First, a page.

Angry twitterati: Indians watch US Capitol violence with dismay, strong feelings

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Trump supporters try to break through a police barrier, Wednesday, Jan. 6, 2021, at the Capitol in Washington. As Congress prepares to affirm President-elect Joe Biden's victory, thousands of people have gathered to show their support for President Donald Trump and his claims of election fraud. (AP Photo/Julio Cortez)

By Rahul Kumar

New Delhi– The extraordinary situation that engulfed Washington after thousands of President Donald Trumps supporters, egged on by his speech, rioted in the US Capitol, made the day for the Twitterati. The formal, boring, administrative capital city of the US turned into a spectacle for a day as mobs indulged in rioting in the citadel of democracy.

Amidst a global shock and dismay at the ungainly scenes, Twitter erupted with myriad reactions at the violent conduct Trump’s supporters displayed in the Capitol building – the temple of democracy. India Narrative collects reactions of prominent Indians both in the US and India.

Indian-American Republican leader Pramila Jayapal, who was caught in the melee inside the Capitol, told the media that the members of the Congress had to put on gas masks and drop to the floor.

She narrated the atmosphere of fear that engulfed the lawmakers to the American media. In her tweets she made it clear that Trump has to resign. She invoked actions by Vice President Mike Pence and Trump’s cabinet to invoke the 25th amendment and hold Trump responsible for the assault.

Similarly, Ro Khanna, tweeted his prayers for the injured people. His tweets made it clear that Trump had been rejected by the people, by the courts and also in the elections. He added vehemently in his tweets that Trump was also rejected by: “his party’s senate leader & VP. Democracy is still sacred for Americans. That spirit will overcome today’s violence. Prayers for the injured.”

Ami Bera, Indian-origin doctor and member of Congress, too renounced the violence that had taken over the Capitol. He assured his constituents: “My staff and I are safe. The storming of the US Capitol is dangerous and disgusting and needs to stop, immediately.”

Vinod Khosla, technology guru and entrepreneur, retweeted former US President Barack Obama’s complete statement on the violence. He also retweeted another statement which said: “… And we should all agree to not work with Trump and his supporters, even if that is expensive personally.”

One of the most devastating tweets has come from author and publisher, Anand Giridharadas, who said: “What we’re witnessing in the Senate is what we saw in much media coverage in the Trump years: processing extraordinary events through ordinary rituals, language, and formats unwittingly normalizes them. The president just incited a terrorist attack on democracy. Speak like it.”

Dinyar Patel, Assistant Professor (South Asian History) at SP Jain Institute of Management & Research, associated with the Mittal Institute at Harvard, hit out at the equivalences. Patel said: “Some false comparisons. In HK, Kyrgyzstan, and Indonesia, protesters were fighting for democracy. In DC yesterday, bigots and conspiracy theorists were pushing the agenda of a megalomaniac who lost the popular vote twice.”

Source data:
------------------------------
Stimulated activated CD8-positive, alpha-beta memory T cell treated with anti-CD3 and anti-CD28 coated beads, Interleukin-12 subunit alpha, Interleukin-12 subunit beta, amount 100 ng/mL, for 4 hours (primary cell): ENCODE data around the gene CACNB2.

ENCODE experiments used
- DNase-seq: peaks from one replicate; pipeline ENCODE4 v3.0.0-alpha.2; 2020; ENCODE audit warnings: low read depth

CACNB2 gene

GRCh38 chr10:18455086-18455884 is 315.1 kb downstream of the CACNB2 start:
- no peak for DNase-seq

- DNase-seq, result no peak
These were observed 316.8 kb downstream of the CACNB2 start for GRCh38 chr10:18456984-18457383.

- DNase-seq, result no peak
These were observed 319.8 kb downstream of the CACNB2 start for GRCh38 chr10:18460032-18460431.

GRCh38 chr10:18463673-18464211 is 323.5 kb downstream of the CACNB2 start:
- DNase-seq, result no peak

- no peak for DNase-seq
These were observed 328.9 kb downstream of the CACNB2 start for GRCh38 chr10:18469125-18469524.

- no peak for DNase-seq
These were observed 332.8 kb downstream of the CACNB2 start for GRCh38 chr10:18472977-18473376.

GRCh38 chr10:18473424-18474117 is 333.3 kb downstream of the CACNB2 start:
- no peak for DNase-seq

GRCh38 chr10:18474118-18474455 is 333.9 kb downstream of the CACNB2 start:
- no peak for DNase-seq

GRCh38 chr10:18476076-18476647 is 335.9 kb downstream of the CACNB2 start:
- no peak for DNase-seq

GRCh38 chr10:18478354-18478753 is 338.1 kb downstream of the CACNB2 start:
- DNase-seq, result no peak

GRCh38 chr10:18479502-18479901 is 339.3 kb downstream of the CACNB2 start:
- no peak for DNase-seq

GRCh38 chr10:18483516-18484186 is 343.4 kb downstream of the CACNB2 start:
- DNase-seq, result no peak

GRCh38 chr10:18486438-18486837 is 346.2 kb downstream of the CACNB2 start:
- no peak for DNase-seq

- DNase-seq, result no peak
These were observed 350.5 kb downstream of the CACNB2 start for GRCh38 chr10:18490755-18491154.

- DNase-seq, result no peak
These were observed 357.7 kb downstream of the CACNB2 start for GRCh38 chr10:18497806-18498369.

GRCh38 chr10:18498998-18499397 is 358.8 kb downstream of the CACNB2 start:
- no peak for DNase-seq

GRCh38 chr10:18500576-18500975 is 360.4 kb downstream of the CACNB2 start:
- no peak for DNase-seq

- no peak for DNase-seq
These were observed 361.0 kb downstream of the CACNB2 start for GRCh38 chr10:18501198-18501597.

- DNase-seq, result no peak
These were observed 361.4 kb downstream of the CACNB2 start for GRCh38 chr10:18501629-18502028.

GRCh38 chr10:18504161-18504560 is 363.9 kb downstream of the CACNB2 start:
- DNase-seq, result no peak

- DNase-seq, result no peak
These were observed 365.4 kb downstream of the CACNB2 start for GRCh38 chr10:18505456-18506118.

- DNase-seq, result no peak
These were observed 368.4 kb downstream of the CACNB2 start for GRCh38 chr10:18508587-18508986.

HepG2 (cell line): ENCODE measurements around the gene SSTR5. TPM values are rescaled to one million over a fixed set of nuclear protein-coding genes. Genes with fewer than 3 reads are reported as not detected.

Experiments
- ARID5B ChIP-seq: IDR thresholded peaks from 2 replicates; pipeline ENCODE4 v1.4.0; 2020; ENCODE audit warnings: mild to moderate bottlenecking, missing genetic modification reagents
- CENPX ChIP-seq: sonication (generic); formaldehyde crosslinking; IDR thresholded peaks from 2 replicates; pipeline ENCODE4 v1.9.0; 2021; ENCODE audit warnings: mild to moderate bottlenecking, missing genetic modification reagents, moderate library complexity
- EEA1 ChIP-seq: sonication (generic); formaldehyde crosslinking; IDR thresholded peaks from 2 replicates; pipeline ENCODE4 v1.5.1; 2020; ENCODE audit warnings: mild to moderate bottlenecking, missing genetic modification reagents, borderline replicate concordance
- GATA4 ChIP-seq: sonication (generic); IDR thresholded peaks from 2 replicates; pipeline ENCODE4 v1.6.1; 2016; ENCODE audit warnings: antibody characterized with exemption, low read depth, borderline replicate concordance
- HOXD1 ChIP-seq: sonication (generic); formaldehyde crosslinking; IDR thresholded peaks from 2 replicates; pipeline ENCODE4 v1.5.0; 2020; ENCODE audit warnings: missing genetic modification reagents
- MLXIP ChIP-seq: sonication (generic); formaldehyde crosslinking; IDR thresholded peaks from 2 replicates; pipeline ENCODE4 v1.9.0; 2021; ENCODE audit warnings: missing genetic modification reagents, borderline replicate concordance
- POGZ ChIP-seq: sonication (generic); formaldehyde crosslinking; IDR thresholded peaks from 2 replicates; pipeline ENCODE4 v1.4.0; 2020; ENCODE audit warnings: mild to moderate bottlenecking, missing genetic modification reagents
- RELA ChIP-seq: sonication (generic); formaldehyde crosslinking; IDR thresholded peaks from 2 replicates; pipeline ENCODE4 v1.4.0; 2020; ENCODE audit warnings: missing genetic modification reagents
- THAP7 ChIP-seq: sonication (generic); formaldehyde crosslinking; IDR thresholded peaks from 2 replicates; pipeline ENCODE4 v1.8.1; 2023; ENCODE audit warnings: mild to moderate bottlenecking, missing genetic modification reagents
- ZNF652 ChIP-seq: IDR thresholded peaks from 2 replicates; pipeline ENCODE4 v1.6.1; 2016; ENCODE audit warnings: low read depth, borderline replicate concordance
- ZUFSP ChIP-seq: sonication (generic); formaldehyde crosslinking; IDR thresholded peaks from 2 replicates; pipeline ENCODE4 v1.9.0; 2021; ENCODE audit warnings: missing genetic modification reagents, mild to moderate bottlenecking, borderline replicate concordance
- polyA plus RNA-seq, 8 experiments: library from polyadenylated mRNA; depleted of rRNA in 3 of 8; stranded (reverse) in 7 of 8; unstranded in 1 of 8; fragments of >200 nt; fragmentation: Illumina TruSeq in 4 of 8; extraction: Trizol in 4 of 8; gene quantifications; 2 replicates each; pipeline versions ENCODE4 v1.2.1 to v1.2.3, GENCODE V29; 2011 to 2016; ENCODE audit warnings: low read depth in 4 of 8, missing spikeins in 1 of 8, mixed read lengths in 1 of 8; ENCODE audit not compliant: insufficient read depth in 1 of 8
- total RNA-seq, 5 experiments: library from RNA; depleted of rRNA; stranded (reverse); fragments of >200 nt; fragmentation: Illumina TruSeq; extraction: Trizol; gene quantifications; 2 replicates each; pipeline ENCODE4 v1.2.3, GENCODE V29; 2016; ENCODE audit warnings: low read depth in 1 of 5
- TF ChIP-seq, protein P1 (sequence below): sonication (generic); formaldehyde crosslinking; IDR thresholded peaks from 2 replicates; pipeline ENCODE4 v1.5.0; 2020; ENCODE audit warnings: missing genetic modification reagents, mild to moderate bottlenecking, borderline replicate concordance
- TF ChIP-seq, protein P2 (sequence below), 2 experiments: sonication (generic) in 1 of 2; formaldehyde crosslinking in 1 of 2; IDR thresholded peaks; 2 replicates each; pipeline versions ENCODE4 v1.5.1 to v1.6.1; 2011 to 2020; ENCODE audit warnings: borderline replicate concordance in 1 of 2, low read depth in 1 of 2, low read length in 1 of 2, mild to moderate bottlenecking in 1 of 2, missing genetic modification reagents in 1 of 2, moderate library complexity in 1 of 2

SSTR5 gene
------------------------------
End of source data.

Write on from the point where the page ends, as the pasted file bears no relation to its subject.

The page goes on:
Vindu Goel, Emerging platforms editor for The New York Times, kept a flurry of retweets from prominent media institutions on the developing situation. He also highlighted through a media article how lawmaker Derrick Evans, from West Virginia, was among the mob of Trump supporters who stormed the Capitol.

Nidhi Razdan, Associate Professor of journalism at Harvard University, too retweeted prominent Twitterati and media organisations for the latest developments. Among her prominent retweets was one by Reuters that played a video statement by US Vice President, Mike Pence, condemning the violence by Trump supporters in an attempt to block certification of the presidential election results.

Parry Ravindranathan, global media executive and Angel Investor, kept his Twitter account alive with the developing situation. One of his prominent retweets emphasised on the stunning fact that Republican leaders were veering round to the view that Trump should be removed from office before his term ends. “Four of them called for the 25th Amendment to be invoked, and two others said the President should be impeached,” showing how the violence in the Parliament has divided the party itself.

Indians have been keeping a close watch on the extraordinary events unfolding in the US as people have been comparing and drawing satisfaction the images from Capitol Hill to those of other mob attacks in other countries.

The spotting of an Indian flag outside the Capitol did not go unnoticed.

It was made fun of by stand-up comic Vir Das. In his usual witty style, he said: “Dear random Indian dude waving Indian flag at the #CapitolRiots. Every large crowd IS NOT A CRICKET MATCH!”

Politician Priyanka Chaturvedi too tweeted her objection: “Whoever is waving this Indian flag should feel ashamed. Don’t use our tricolour to participate in such violent & criminal acts in another country.”

Many social media users have expressed their bitter feelings that the US forces were lenient on the rioters as they were white. People were wondering if the police would have used tear gas or force to break up the crowd if it were not white.

Twitter handle, Asian in America, @Asian_Amerikkka, managed by “a brown multicultural Asian intersectional feminist immigrant…” retweeted a video saying: “Super nice of that cop to help a MAGA terrorist down the steps of the Capitol.” (IANS)

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